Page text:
Here is what the Patriots would be giving up: a coach who combines diagnostic perception with strategic maestro-dom, and most importantly, with a persuasive touch with aspirational young players. Who has an appreciative eye for the integral player who competes as much for a life-altering sense of accomplishment as for generational wealth, and can help undervalued strivers to vault to unexpected heights. Whose teams from 2000 to 2019 were continually considered undermanned by experts, yet who won a higher percentage of games than any other American franchise, in any sport, and racked up a record of 31-13 in the playoffs, along with those six Super Bowls. Part of Belichick’s rebellion against social media he calls “Instaface” is based in the fact that it’s the height of absurdity — and insult — to attribute such a run to a singular talent, whether Tom Brady or him.
The game as Belichick coaches it is too interdependent for that — and it’s exactly that interdependence that made his best teams so intimidating and difficult to beat. When the Patriots played well, the opponent simply couldn’t find a crack in the wall, and a sense of inevitable doom steadily encroached. He defeated the sheer fluidity of the game, the variables of behavior and reactiveness, and made fools gold out of probabilities with the Patriots’ wing to wing executioner’s excellence. It’s said that Belichick can proficiently coach every single position on the field. How hard that is to do. How much harder than simply X’s and O’s. How nonaccidental. How rare.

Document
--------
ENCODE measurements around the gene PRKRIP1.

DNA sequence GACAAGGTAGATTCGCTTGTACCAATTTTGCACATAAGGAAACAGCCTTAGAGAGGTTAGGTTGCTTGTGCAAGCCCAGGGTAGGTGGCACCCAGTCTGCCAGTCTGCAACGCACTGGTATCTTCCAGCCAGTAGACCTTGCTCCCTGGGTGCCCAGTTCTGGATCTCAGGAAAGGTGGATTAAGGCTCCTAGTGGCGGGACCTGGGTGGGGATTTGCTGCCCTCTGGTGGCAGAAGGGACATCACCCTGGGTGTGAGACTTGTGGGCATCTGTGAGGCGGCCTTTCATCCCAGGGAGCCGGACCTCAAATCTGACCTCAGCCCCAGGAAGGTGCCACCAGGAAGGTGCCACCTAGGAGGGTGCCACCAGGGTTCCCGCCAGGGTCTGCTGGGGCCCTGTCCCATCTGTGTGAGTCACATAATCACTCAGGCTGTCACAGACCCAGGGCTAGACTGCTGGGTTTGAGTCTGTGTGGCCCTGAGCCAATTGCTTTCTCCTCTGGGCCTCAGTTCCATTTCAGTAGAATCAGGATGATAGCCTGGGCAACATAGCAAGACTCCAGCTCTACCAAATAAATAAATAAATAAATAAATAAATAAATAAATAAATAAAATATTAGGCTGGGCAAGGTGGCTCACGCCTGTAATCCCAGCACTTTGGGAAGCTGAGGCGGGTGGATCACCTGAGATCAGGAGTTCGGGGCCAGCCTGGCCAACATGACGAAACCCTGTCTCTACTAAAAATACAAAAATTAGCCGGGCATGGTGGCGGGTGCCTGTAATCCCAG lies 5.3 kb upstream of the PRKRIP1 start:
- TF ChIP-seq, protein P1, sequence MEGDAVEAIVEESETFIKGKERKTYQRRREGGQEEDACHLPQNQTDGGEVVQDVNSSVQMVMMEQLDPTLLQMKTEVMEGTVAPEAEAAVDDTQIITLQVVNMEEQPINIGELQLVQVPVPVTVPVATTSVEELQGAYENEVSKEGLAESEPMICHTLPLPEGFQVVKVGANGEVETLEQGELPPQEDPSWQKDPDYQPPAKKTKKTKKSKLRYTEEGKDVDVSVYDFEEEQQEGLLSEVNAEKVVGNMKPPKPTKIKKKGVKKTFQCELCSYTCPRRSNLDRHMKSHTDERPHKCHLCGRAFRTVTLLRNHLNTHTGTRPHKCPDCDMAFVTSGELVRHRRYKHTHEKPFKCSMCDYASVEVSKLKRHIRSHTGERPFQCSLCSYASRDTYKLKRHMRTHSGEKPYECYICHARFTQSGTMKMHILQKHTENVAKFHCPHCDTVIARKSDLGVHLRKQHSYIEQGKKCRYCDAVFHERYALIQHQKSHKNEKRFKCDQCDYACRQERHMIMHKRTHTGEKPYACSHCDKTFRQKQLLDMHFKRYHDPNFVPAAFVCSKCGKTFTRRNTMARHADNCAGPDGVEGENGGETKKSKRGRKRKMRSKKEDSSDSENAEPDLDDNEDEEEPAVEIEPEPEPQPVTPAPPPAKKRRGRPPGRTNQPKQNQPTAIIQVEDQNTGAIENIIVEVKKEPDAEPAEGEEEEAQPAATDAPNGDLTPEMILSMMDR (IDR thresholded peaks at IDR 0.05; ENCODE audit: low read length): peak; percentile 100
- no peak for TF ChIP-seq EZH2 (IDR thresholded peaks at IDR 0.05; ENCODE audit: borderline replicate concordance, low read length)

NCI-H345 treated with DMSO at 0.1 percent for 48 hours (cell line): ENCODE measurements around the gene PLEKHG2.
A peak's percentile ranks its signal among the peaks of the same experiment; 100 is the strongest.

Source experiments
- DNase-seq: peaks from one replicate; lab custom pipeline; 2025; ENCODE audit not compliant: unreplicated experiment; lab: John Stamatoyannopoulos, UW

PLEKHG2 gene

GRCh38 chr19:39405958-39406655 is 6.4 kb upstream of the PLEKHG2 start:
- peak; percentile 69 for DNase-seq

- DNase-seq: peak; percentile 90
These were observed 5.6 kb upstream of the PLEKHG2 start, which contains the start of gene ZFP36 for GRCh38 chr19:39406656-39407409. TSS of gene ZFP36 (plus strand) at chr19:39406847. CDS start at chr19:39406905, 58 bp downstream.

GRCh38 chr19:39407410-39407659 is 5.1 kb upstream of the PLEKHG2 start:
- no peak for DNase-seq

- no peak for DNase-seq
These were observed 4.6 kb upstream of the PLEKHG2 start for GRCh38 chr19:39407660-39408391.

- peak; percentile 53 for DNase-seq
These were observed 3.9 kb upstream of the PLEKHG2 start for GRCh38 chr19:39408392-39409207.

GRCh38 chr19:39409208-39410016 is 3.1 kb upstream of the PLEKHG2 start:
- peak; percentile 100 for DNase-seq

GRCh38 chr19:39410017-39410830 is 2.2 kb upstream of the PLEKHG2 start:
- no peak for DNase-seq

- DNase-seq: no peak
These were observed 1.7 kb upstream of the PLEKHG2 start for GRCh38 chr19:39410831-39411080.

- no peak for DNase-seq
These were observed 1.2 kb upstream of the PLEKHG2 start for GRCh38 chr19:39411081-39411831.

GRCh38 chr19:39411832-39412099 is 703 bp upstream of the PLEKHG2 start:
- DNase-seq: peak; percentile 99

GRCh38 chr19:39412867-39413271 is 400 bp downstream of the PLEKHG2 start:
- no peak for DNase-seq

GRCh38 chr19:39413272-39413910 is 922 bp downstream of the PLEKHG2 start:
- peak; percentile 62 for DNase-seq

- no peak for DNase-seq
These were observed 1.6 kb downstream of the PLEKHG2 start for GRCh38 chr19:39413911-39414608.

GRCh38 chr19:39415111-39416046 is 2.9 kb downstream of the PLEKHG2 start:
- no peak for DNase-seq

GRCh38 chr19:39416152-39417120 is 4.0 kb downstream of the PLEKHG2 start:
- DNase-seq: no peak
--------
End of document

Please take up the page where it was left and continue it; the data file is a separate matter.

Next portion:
Wrapped up in the stony demeanor come impressions not necessarily true: that he is merely a controlling utilitarian, chilled and ungenerous at his center. Belichick is certainly a supreme machinator. But withholding and strategic does not mean cold. He has a deep if buried loyalty for players, especially the most selfless and deprecating ones like longtime special teams captain Matthew Slater. When he chooses, he can be courtly and reflective and show flashes of the educated man he really is, who grew up reading the New Yorker. He is constitutionally incapable of kissing rings, and that can wear out his connections, as it did with Brady and perhaps with Kraft. Mostly, he simply despises “verbal vomiting” and doesn’t believe in exhibiting his insides.
It’s a kind of proof of Belichick’s deep suspicion of popularity that a single low sequence after 23 years would result in such doubt and indictment of his abilities. Lately, you sense that Kraft tolerated Belichick more than appreciated him. The Patriots are in a bad cycle that ownership has every right to bemoan, and they surely need a front office fix and a quarterback. And yet the franchise Belichick served so well for so long might learn that a coaching search is a dive into murk, if not blackness for owners who are out of their elements.
As Belichick has always known better than anyone, the real answer to the vagaries of the league — salary caps, rule changes, injuries, constant change — is a strong locker room culture. It’s the story your people tell themselves about who they are in the arena as they execute your decisions. Strategy designates actions, but it’s Belichick’s culture that inspirits them. So many NFL franchises flounder because coaches, owners and executives internally contradict their stated culture. For instance, it does no good to identify your workplace as a “meritocracy” if you reward paycheckers over passion players.
Belichick has never done that — there is no internal crack between his stated beliefs and actual practice. That the Patriots refused to gear down their effort this season even in the dregs was a sign that his culture is largely intact, even as other factors are in high churn. It’s his real, abiding strength and the owner who realizes it is the smart one.